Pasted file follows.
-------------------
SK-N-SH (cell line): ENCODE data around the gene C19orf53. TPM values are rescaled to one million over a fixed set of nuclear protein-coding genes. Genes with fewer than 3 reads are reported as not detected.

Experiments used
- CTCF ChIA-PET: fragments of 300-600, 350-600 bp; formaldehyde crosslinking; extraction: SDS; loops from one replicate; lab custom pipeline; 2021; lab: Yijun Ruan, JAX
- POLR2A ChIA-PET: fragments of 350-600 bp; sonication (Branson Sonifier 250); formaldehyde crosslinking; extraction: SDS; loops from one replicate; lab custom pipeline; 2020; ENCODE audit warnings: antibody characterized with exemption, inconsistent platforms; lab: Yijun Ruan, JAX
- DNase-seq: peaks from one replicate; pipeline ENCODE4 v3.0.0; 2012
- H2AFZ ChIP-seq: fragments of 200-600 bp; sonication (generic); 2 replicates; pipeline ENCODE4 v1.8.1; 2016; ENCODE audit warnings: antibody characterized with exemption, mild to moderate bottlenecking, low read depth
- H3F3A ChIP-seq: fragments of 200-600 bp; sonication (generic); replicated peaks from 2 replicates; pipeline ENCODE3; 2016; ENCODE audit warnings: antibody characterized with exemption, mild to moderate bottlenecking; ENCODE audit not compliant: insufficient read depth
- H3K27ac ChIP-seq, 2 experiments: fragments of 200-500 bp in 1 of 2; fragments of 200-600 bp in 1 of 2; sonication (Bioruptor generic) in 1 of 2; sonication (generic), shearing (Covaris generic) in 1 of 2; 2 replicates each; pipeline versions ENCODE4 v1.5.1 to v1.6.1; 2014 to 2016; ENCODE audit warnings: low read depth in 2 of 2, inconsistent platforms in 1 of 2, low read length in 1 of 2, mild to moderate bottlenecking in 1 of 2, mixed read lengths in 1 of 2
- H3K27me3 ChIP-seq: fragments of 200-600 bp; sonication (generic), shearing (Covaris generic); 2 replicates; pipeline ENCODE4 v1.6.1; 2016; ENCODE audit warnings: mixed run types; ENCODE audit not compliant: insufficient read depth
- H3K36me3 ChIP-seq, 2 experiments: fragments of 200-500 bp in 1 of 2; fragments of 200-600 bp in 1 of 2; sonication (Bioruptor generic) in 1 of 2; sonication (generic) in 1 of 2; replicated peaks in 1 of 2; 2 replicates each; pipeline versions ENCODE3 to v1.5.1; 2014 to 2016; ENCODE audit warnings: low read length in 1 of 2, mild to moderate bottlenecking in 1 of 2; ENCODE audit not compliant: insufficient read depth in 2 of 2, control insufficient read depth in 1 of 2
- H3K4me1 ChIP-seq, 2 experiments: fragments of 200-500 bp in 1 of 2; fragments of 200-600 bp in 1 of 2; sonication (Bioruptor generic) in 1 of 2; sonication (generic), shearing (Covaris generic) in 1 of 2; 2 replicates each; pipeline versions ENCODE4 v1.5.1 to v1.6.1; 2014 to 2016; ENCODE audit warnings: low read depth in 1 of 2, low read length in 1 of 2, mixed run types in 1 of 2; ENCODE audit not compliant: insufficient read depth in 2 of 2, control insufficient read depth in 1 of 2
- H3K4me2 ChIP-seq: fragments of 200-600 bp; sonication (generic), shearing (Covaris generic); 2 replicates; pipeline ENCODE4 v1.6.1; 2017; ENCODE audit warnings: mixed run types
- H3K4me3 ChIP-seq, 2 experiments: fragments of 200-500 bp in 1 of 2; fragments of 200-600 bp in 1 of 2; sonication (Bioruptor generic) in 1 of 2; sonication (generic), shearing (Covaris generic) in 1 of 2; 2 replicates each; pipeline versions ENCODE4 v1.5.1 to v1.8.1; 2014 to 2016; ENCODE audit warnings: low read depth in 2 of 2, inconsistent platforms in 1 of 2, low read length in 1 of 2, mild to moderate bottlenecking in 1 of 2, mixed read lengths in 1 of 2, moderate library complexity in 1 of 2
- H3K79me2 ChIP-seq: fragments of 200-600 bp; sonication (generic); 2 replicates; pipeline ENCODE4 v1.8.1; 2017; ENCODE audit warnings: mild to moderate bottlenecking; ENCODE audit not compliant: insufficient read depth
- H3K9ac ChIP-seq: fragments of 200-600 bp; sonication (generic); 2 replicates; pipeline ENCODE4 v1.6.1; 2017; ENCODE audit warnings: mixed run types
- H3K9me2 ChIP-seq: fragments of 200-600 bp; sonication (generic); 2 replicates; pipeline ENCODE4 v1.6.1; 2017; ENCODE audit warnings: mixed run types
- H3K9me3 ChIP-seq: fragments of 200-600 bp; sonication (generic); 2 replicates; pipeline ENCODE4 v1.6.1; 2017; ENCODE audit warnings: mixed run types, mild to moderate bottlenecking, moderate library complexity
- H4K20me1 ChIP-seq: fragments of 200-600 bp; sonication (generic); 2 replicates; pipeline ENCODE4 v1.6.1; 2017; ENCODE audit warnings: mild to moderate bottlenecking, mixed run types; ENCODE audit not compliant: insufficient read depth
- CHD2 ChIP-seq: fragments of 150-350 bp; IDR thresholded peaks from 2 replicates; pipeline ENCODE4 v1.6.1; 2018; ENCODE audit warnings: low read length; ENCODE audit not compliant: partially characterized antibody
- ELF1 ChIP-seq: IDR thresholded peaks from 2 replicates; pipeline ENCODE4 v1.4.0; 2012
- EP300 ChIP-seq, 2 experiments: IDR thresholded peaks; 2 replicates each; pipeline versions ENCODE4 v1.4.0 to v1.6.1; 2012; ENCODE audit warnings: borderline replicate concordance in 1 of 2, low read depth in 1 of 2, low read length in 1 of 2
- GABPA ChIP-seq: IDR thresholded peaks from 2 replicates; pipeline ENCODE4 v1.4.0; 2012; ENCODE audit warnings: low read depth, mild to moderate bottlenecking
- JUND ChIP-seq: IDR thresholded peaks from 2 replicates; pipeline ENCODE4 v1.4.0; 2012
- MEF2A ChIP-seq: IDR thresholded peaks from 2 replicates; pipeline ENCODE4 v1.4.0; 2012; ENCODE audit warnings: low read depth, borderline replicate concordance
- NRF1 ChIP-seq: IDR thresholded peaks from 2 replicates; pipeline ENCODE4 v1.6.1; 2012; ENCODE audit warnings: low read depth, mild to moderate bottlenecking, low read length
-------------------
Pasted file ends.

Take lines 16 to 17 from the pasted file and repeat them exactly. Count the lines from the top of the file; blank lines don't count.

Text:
- H3K9me2 ChIP-seq: fragments of 200-600 bp; sonication (generic); 2 replicates; pipeline ENCODE4 v1.6.1; 2017; ENCODE audit warnings: mixed run types
- H3K9me3 ChIP-seq: fragments of 200-600 bp; sonication (generic); 2 replicates; pipeline ENCODE4 v1.6.1; 2017; ENCODE audit warnings: mixed run types, mild to moderate bottlenecking, moderate library complexity